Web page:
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Ein Gentleman in Moskau

von Amor Towles

Weitere Autoren: Siehe Abschnitt Weitere Autoren.

MitgliederRezensionenBeliebtheitDurchschnittliche BewertungDiskussionen / Diskussionen
7,4484611,072 (4.39)1 / 700
"A Gentleman in Moscow immerses us in another elegantly drawn era with the story of Count Alexander Rostov. When, in 1922, he is deemed an unrepentant aristocrat by a Bolshevik tribunal, the count is sentenced to house arrest in the Metropol, a grand hotel across the street from the Kremlin. Rostov, an indomitable man of erudition and wit, has never worked a day in his life, and must now live in an attic room while some of the most tumultuous decades in Russian history are unfolding outside the hotel's doors. Unexpectedly, his reduced circumstances provide him a doorway into a much larger world of emotional discovery..."--… (mehr)
  1. 11
    Die Eleganz des Igels von Muriel Barbery (rocks009)
  2. 00
    Swimming in the Dark von Tomasz Jedrowski (potenza)
    potenza: Both poetic narratives in the Eastern Bloc
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Gruppe ThemaBenachrichtigungenLetzter Beitrag 
 The Green Dragon: A Gentleman in Moscow10 ungelesen / 10Sakerfalcon, November 2017

» Siehe auch 700 Erwähnungen/Diskussionen

A delightful story, scattered with meaty tidbits to think about. ( )
  JudyGibson | Jan 26, 2023 |
I really don't know how to write a review of this book. I have given it much thought, and I truly believe this is the most unique book I have ever read.

How much life can be lived when one is forced to spend every moment within the confines of a building, with death the penalty for walking outside? Count Rostov decides early on that he will not let his circumstances define him. What courage, what determination, what resourcefulness he has! And I, the reader, am privileged to witness the fullness of the life he makes for himself and those around him.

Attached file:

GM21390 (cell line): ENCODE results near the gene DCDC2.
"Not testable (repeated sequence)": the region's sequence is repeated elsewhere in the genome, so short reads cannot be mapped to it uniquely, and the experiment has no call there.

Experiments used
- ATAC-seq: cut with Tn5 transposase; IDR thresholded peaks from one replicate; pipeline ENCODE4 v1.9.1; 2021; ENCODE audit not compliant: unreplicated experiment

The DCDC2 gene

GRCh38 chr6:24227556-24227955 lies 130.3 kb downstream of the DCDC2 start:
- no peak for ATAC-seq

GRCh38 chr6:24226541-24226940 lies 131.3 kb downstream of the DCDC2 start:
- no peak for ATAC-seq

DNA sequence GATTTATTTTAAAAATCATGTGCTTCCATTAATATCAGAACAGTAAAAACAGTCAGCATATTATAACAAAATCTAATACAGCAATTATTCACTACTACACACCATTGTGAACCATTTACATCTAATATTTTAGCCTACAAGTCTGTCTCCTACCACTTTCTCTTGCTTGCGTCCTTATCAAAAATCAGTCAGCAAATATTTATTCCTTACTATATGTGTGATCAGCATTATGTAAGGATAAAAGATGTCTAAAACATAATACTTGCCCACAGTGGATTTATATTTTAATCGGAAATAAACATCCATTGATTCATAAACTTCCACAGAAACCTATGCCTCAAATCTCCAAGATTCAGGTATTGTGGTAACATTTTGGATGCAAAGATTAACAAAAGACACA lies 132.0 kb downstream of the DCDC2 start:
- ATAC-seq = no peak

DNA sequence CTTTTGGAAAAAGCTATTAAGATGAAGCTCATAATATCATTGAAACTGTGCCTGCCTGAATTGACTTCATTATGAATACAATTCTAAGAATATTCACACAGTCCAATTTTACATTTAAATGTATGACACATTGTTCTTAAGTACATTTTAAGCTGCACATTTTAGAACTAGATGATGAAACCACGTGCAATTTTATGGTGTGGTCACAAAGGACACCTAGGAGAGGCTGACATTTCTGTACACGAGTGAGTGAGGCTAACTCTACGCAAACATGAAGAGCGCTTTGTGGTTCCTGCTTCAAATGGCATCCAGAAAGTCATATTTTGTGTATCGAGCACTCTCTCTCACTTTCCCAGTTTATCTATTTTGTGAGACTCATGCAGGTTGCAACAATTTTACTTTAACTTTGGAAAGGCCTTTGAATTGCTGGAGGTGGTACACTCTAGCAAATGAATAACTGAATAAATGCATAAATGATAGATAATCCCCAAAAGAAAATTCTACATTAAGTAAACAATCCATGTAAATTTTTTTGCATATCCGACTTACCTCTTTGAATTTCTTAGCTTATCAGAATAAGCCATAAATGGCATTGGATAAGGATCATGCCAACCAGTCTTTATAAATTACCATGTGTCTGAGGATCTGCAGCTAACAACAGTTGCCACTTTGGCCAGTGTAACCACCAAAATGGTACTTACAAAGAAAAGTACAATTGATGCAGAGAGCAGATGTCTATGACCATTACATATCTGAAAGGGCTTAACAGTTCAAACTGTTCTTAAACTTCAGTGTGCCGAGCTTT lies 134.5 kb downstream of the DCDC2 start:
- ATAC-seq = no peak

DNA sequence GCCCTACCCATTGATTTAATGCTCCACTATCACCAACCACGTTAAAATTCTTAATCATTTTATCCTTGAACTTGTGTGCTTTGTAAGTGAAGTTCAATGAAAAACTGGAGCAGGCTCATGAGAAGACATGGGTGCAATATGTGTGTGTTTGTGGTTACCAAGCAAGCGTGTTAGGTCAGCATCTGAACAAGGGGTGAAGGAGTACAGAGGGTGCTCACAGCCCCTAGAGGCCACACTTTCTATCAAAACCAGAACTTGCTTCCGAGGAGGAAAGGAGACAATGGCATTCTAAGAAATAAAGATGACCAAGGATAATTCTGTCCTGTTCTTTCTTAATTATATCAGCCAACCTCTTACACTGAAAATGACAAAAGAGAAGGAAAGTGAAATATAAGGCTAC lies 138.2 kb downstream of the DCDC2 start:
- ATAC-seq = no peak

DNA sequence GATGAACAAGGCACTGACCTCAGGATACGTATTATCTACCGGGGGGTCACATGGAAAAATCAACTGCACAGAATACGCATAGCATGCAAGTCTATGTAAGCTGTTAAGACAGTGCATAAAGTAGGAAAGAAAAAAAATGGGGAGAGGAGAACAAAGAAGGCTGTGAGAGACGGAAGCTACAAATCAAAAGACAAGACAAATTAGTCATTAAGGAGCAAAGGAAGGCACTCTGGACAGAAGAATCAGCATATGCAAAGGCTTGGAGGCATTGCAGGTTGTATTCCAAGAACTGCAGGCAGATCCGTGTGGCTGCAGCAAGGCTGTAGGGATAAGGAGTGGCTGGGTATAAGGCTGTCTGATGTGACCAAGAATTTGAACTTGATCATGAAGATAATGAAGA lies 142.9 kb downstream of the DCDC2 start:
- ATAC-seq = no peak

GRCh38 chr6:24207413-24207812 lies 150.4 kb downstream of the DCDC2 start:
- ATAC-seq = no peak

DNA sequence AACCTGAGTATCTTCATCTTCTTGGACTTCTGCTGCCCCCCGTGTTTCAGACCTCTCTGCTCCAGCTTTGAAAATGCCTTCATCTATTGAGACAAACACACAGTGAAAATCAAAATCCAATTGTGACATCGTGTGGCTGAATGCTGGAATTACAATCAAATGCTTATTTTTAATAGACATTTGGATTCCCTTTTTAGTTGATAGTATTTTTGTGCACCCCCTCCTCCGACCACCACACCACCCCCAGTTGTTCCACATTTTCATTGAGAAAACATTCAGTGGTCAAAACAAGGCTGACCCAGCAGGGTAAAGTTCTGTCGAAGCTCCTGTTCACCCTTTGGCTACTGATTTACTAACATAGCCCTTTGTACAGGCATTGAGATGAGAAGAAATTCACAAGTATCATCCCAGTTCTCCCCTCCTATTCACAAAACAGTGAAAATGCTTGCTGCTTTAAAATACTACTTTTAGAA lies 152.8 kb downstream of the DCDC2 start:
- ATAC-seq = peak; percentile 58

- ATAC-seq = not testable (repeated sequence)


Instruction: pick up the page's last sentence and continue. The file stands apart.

I am glad I had the Kindle edition, because this book is so quotable. Wisdom, pithy humor, startling insights...highlights abound throughout my copy.

This:
But imagining what might happen if one's circumstances were different was the only sure route to madness.

This:
For centuries champagne has been used to launch marriages and ships. Most assume this is because the drink is so intrinsically celebratory, but, in fact, it is used at the onset of these dangerous enterprises because it so capably boosts one's resolve.

And this:
"Who would have imagined," he said, "when you were sentenced to life in the Metropol all those years ago, that you had just become the luckiest man in all of Russia."

One more:
...he was wise enough to know that life does not proceed by leaps and bounds. It unfolds. At any given moment, it is the manifestation of a thousand transitions.

This book is at the very top of the list that I recommend to others. I can't imagine that it will be demoted from that spot in the foreseeable future.

( )
  AuntieG0412 | Jan 23, 2023 |
A masterpiece. ( )
  jhellar | Jan 14, 2023 |
Very much enjoyed the book, it was just a lot of fun. Not super deep, or realistic, or even very suspenseful. But reading it was a delight. ( )
  steve02476 | Jan 3, 2023 |
Imagine an aristocratic man in the Soviet Union of the 1920s who has lost favor with the Communist bureaucracy. This novel takes that situation and puts the man, Count Rostov, in house arrest of a sort in an endlessly inventive narrative. The tale evolving from this situation is suspenseful, interesting, and entertaining.

With the tale of Count Alexander Rostov, A Gentleman in Moscow transports us to a different gorgeously rendered era. The count is placed under house imprisonment in the Metropol, a luxurious hotel located across the street from the Kremlin, in 1922 after being found to be an unrepentant aristocracy by a Bolshevik tribunal. Since Rostov has never worked a day in his life, he is forced to reside in an attic room as some of the most turbulent decades in Russian history take place outside the hotel. Rostov is an unflappable man of intelligence and wit. Unexpectedly, his more limited circumstances open a gateway to a vaster universe of emotional exploration for him.

This intelligent and witty Count is a man of many interests but his love of books and reading was what intrigued me the most. It is highlighted by the importance of the Essays of Montaigne in Rostov's life. Montaigne's wit and skeptical approach to life seems to have grounded the Count, providing support for his unique living situation. Amor Towles has created another fictional world with sufficient historical under-pinning's to provide readers with delightful hours of reading. ( )
  jwhenderson | Dec 22, 2022 |